Considering how “high-yield” savings accounts used to give returns of 4-5%, reader Phil thinks it’s a bit disingenuous for banks to continue marketing them as such when the rates are only 1%. He sent in a picture of a recent piece of junk mail he got from American Express to illustrate.
Indeed, there once was a time in days of yore when a “high-yield” savings account really meant something. As opposed to the .3% or some nonsense returns you could get from a standard brick and mortar bank account, these high-yield savings accounts would give you 4-5%. The higher rates were usually associated with internet-only bank accounts. They passed along the savings of not having to staff live tellers to help them face-to-face.
And like all of our home equity lines of credit, those days are gone. The Fed pegging interest rates at basically zero to make it cheap to borrow, but it also punishes savers. So sure, a 1% rate is “high-yield” relative to the 0.1% you’ll get for having under $10,000 at Chase in a regular bank account, but it seems weird to keep calling them “high-yield” relative to their former levels. Because when you compare those two, the only thing that is high are my eyebrows.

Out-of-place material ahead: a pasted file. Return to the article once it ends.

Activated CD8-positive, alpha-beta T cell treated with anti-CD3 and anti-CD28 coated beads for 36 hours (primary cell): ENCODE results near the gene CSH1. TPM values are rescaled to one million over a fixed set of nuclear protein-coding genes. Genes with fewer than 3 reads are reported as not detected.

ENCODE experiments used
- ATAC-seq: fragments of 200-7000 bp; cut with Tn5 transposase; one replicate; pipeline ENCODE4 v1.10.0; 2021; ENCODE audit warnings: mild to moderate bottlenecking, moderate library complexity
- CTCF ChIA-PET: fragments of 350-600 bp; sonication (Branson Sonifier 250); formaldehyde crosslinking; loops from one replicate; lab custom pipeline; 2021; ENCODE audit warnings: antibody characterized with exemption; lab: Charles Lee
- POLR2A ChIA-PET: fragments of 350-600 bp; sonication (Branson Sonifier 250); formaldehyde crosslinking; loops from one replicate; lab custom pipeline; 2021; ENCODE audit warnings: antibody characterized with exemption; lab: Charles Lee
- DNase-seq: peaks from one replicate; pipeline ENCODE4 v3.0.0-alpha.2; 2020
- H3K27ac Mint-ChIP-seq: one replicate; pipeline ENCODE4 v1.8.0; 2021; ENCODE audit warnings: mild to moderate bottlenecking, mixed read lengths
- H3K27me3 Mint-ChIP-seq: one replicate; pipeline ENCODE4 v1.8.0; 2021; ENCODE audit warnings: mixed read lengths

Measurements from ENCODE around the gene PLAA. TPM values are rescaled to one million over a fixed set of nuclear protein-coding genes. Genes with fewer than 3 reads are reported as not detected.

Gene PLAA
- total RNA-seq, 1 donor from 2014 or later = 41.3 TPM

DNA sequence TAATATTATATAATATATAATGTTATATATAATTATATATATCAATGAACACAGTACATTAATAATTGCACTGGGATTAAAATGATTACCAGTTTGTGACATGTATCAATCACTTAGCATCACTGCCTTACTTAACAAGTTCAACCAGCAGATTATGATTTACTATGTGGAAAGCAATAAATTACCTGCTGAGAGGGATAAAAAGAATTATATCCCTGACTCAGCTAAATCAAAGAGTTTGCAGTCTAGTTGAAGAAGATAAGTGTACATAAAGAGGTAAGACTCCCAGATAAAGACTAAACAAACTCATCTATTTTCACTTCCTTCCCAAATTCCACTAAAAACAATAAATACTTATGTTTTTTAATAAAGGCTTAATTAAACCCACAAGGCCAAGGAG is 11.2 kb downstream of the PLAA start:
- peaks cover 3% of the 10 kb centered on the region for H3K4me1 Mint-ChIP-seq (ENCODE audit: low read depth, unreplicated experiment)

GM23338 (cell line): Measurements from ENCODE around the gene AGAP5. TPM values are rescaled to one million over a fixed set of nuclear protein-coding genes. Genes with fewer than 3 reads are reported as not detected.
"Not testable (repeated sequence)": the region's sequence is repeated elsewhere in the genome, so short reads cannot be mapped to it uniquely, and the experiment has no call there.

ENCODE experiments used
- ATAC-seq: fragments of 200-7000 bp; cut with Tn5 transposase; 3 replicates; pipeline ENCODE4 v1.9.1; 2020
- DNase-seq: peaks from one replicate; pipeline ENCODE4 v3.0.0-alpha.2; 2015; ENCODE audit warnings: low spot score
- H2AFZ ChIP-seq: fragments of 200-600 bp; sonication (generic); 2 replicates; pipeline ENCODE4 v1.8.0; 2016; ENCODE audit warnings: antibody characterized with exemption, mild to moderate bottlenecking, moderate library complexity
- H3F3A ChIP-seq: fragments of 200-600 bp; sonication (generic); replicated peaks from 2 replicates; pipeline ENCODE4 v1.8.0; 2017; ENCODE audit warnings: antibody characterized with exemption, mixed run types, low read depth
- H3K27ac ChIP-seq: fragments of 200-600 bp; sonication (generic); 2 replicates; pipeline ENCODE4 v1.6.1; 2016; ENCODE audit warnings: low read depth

Phil sent in this tip using the Consumerist Mobile Tipster app for iPhone.